For the record the place is [X]* in [X], and I took the kids the very next day. It was 40 degrees and rained for most of the drive. (This was how all of April was in Boston, because of course it was.) We stopped at Kane’s in Saugus, the one with the drive-thru. (We’ve ended up there pretty much once a week for the past seven weeks. Now that it’s May 1, the monthly specials have changed and the new one is Vanilla M&M, the picture of which Alice and Hugh have been salivating over in the Kane’s header of the Toast Takeout app, so maybe we will have to go again today.)
At [X], the rain had mostly stopped, and although it was still very cold, it was beautiful. Also almost completely empty. We parked next to a car that I think somebody was living out of. Down on the beach, the kids ran around and yelled at me for not bringing beach toys. Alice found a broken spoon, just the spoon part, in the sand (which I am now kind of wondering if it was a drug spoon) and started using it as a shovel; then they fought over the “shovel.” Eileen slept in the stroller the entire time.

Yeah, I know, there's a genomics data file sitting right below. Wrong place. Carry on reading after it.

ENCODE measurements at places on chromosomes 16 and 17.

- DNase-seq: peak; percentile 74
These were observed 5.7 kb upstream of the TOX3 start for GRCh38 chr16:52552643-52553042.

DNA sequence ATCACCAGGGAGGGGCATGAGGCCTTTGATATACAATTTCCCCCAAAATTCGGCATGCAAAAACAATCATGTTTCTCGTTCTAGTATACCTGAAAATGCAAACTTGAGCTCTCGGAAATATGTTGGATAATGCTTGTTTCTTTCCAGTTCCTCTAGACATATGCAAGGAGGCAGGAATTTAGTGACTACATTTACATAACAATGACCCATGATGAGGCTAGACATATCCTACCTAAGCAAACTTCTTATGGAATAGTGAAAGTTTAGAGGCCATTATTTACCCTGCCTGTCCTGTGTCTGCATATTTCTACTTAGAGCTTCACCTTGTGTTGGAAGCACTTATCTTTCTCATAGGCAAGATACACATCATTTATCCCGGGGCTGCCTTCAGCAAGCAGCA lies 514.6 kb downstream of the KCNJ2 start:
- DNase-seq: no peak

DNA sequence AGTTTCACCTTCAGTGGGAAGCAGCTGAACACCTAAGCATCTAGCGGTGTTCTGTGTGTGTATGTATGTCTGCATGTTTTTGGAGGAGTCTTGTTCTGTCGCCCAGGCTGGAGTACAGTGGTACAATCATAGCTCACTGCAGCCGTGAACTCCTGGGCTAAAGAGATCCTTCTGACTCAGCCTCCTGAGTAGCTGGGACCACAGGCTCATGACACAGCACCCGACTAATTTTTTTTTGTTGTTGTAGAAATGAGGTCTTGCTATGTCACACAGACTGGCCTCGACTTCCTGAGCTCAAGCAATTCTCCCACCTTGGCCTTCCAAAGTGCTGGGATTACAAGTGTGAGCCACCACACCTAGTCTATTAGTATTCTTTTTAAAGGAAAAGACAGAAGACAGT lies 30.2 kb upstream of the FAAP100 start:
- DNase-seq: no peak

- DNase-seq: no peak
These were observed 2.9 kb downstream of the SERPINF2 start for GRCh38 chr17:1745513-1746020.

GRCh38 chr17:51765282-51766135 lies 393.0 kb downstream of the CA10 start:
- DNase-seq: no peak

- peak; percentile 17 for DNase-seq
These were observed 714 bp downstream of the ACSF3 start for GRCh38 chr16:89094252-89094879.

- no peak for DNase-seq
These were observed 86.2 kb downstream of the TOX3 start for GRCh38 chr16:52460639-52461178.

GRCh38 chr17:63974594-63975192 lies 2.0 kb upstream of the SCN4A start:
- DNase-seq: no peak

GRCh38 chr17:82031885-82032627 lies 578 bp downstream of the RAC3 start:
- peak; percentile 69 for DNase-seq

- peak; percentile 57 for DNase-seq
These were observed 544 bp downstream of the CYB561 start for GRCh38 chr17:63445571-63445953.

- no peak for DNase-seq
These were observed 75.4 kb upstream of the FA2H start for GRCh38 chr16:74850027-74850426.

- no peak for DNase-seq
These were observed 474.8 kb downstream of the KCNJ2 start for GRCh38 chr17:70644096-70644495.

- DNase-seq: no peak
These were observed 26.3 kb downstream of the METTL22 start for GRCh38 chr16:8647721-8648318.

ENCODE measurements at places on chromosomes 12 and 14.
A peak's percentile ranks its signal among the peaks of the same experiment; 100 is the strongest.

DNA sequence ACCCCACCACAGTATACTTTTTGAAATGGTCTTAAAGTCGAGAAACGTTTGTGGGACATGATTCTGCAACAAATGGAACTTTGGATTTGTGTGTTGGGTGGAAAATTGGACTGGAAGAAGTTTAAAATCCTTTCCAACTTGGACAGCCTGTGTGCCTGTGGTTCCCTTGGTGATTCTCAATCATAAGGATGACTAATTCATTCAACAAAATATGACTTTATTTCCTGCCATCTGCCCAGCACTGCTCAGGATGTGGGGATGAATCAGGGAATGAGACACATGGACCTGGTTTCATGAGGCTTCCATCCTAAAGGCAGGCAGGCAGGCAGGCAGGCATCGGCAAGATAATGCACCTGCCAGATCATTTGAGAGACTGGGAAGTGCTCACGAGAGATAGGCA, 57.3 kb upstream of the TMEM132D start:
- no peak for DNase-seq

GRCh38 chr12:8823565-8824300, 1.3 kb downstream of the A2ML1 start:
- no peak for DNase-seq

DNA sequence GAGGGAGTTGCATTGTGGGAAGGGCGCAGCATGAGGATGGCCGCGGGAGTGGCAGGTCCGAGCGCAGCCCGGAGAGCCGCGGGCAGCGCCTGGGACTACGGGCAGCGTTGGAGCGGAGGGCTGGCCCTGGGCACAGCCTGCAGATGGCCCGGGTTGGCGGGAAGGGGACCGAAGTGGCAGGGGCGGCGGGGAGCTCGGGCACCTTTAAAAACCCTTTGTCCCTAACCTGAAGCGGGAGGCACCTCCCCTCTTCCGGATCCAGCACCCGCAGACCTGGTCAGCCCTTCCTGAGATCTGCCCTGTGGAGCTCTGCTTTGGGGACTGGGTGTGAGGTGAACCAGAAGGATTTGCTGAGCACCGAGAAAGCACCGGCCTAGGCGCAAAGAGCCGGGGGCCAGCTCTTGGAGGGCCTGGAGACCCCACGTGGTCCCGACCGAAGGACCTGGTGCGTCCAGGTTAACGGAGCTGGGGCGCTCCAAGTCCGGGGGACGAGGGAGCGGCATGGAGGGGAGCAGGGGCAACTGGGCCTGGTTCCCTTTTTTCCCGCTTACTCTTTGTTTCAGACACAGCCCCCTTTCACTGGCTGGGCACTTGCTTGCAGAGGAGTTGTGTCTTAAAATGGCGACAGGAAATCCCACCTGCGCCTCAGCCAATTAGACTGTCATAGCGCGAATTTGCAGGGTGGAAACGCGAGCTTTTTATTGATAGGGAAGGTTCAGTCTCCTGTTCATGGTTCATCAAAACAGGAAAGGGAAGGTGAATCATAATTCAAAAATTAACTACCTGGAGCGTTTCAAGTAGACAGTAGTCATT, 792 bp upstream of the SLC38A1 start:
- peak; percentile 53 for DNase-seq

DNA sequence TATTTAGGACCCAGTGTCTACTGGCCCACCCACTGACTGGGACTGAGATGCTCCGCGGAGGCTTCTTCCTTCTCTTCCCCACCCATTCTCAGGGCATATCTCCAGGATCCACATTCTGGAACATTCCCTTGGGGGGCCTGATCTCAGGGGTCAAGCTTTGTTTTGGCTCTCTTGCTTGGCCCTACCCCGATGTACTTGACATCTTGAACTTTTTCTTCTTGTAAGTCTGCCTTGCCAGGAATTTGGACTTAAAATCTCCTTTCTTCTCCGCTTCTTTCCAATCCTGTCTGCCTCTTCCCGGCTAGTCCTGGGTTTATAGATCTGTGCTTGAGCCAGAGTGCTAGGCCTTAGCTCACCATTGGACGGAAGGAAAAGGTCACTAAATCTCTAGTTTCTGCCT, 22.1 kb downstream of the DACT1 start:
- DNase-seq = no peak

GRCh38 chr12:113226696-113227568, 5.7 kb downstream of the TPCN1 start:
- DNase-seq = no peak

*After this newsletter was published, I received an email from a subscriber who was angry that I publicized this beach. While I disagree *adamantly* with social media policing of outdoor spaces that are open legally and that people visit while following legal guidelines — I think it’s a totally misdirected form of anger, as the rest of this newsletter should make clear, but I certainly sympathize with being angry at things we feel as if we can sort of control in the face of an overwhelming lack of leadership from our federal government —I have removed the location from the *public* version of this newsletter, out of respect to town residents. I may be petty but I’m not trying to actively be an asshole, which this may have veered too close to being, and I’m also not in the mood for a social media shitstorm in the event that this goes viral for the wrong reason.